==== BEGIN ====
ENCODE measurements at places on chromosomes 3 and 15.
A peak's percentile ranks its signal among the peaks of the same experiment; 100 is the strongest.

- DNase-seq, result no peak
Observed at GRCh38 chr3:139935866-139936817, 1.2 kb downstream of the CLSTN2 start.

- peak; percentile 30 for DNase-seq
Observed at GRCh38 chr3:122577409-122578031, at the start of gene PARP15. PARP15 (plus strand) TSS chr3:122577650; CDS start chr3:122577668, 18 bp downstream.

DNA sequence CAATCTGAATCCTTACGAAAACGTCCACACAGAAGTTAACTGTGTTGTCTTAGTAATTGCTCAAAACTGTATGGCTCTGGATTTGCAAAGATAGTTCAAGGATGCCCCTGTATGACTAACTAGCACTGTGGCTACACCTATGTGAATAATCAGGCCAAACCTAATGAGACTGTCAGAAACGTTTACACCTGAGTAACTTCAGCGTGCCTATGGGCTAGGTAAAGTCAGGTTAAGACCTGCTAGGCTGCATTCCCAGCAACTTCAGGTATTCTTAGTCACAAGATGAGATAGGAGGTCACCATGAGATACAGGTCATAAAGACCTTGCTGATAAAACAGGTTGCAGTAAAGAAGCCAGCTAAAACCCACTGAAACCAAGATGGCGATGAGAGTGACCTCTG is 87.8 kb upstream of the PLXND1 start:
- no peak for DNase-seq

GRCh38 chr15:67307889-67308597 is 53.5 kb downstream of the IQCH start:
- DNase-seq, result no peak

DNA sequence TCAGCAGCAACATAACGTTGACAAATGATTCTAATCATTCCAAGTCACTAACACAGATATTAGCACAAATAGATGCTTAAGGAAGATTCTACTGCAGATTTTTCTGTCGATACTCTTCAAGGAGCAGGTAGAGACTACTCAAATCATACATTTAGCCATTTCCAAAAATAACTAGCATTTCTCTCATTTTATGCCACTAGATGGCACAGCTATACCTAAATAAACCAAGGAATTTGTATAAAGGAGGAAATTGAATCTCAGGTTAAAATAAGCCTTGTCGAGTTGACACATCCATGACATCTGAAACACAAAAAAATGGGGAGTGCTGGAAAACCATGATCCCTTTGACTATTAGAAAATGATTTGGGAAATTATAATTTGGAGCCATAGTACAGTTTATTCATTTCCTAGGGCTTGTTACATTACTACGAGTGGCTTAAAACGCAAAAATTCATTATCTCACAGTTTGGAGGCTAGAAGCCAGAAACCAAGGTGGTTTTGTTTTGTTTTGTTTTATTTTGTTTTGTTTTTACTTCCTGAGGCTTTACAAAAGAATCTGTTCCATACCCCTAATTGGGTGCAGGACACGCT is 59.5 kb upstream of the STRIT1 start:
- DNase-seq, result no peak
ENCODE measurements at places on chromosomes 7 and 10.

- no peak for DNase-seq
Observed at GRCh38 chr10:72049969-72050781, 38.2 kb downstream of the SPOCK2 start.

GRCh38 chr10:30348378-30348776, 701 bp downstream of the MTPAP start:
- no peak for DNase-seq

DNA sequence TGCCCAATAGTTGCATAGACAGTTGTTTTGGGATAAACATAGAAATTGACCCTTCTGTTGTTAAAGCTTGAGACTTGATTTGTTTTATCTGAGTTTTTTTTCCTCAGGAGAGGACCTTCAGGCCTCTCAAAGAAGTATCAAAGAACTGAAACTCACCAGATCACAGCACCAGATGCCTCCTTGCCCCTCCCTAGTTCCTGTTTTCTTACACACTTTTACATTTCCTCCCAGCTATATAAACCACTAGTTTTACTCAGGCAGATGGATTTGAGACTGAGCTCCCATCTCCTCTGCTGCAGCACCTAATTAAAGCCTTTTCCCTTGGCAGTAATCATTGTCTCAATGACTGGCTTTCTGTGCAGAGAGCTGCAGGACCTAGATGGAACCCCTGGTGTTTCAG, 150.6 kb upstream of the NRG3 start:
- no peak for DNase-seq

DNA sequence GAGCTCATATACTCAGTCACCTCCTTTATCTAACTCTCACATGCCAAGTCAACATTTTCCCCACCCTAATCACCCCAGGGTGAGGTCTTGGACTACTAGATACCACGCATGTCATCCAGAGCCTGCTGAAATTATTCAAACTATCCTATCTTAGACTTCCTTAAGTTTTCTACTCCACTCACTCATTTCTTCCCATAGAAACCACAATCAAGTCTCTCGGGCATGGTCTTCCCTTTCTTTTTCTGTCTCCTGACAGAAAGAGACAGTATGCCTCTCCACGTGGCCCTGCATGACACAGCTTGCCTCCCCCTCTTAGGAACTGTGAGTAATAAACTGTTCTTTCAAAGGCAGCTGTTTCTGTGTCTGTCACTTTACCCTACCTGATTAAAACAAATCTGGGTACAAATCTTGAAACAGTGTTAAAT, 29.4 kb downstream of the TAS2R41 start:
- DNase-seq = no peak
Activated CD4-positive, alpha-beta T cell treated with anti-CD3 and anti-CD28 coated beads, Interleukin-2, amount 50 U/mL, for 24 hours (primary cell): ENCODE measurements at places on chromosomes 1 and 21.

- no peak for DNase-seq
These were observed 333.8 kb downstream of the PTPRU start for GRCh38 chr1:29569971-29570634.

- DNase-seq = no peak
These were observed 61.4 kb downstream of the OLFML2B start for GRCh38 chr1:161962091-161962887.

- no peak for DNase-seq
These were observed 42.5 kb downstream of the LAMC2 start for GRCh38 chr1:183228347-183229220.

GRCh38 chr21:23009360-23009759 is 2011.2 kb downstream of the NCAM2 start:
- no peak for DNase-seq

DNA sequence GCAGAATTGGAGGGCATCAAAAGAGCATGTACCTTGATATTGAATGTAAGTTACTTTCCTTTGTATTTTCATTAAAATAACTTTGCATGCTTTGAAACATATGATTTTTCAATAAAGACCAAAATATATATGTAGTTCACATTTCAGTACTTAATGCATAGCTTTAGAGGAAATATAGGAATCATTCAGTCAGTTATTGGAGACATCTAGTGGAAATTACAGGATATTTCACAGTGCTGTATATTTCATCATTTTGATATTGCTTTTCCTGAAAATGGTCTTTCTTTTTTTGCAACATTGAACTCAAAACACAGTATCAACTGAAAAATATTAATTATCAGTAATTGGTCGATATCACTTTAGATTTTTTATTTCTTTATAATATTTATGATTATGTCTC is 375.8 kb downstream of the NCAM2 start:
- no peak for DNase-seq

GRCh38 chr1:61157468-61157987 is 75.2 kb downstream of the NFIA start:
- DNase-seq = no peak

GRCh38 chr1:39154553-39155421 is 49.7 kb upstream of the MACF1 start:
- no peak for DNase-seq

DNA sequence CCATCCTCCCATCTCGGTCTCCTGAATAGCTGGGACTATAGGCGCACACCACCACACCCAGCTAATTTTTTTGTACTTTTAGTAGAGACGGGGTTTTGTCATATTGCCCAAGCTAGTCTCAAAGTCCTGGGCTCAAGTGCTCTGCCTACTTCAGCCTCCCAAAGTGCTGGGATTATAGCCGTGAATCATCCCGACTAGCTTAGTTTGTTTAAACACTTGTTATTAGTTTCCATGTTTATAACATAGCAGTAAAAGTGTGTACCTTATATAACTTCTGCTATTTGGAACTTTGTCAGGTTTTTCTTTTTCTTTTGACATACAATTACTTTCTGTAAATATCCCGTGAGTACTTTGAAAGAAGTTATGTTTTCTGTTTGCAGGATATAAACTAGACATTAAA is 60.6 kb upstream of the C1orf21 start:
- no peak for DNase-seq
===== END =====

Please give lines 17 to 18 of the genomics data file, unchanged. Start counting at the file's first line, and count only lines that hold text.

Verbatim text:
- no peak for DNase-seq

DNA sequence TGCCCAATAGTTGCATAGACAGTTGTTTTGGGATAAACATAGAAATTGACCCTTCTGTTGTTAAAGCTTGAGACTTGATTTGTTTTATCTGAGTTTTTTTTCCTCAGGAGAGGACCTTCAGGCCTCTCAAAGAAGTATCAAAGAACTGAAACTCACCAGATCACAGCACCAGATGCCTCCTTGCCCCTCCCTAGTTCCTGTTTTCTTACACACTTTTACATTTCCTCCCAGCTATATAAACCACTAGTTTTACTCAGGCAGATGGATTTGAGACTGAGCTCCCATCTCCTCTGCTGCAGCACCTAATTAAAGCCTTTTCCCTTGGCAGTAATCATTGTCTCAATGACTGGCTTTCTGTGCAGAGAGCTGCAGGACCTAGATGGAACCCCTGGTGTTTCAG, 150.6 kb upstream of the NRG3 start: